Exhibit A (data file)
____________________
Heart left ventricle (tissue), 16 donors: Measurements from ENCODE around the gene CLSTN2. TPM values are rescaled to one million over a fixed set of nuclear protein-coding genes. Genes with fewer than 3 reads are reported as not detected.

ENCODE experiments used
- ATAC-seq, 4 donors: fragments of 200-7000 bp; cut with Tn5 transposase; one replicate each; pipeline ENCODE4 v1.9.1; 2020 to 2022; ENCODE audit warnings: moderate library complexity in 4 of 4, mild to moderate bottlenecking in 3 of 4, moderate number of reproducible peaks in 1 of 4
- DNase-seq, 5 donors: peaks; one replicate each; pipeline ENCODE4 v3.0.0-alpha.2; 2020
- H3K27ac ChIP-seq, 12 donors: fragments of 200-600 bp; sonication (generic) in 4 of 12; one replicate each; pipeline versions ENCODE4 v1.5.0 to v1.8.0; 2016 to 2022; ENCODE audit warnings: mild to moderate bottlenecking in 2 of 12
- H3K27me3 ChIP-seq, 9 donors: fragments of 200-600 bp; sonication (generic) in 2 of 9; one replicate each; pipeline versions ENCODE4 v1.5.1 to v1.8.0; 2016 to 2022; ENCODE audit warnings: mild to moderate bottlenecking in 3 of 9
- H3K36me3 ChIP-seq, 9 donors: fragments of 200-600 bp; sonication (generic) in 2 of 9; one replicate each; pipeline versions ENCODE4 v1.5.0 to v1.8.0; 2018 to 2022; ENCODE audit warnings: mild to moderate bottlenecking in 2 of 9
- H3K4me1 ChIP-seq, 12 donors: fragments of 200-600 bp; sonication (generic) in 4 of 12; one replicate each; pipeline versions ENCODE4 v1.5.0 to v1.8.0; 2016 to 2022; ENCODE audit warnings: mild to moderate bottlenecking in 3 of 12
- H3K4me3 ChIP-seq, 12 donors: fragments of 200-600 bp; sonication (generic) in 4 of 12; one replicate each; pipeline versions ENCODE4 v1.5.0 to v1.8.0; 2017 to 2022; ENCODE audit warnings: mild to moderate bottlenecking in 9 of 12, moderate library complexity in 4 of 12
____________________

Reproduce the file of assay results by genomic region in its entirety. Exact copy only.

Heart left ventricle (tissue), 16 donors: Measurements from ENCODE around the gene CLSTN2. TPM values are rescaled to one million over a fixed set of nuclear protein-coding genes. Genes with fewer than 3 reads are reported as not detected.

ENCODE experiments used
- ATAC-seq, 4 donors: fragments of 200-7000 bp; cut with Tn5 transposase; one replicate each; pipeline ENCODE4 v1.9.1; 2020 to 2022; ENCODE audit warnings: moderate library complexity in 4 of 4, mild to moderate bottlenecking in 3 of 4, moderate number of reproducible peaks in 1 of 4
- DNase-seq, 5 donors: peaks; one replicate each; pipeline ENCODE4 v3.0.0-alpha.2; 2020
- H3K27ac ChIP-seq, 12 donors: fragments of 200-600 bp; sonication (generic) in 4 of 12; one replicate each; pipeline versions ENCODE4 v1.5.0 to v1.8.0; 2016 to 2022; ENCODE audit warnings: mild to moderate bottlenecking in 2 of 12
- H3K27me3 ChIP-seq, 9 donors: fragments of 200-600 bp; sonication (generic) in 2 of 9; one replicate each; pipeline versions ENCODE4 v1.5.1 to v1.8.0; 2016 to 2022; ENCODE audit warnings: mild to moderate bottlenecking in 3 of 9
- H3K36me3 ChIP-seq, 9 donors: fragments of 200-600 bp; sonication (generic) in 2 of 9; one replicate each; pipeline versions ENCODE4 v1.5.0 to v1.8.0; 2018 to 2022; ENCODE audit warnings: mild to moderate bottlenecking in 2 of 9
- H3K4me1 ChIP-seq, 12 donors: fragments of 200-600 bp; sonication (generic) in 4 of 12; one replicate each; pipeline versions ENCODE4 v1.5.0 to v1.8.0; 2016 to 2022; ENCODE audit warnings: mild to moderate bottlenecking in 3 of 12
- H3K4me3 ChIP-seq, 12 donors: fragments of 200-600 bp; sonication (generic) in 4 of 12; one replicate each; pipeline versions ENCODE4 v1.5.0 to v1.8.0; 2017 to 2022; ENCODE audit warnings: mild to moderate bottlenecking in 9 of 12, moderate library complexity in 4 of 12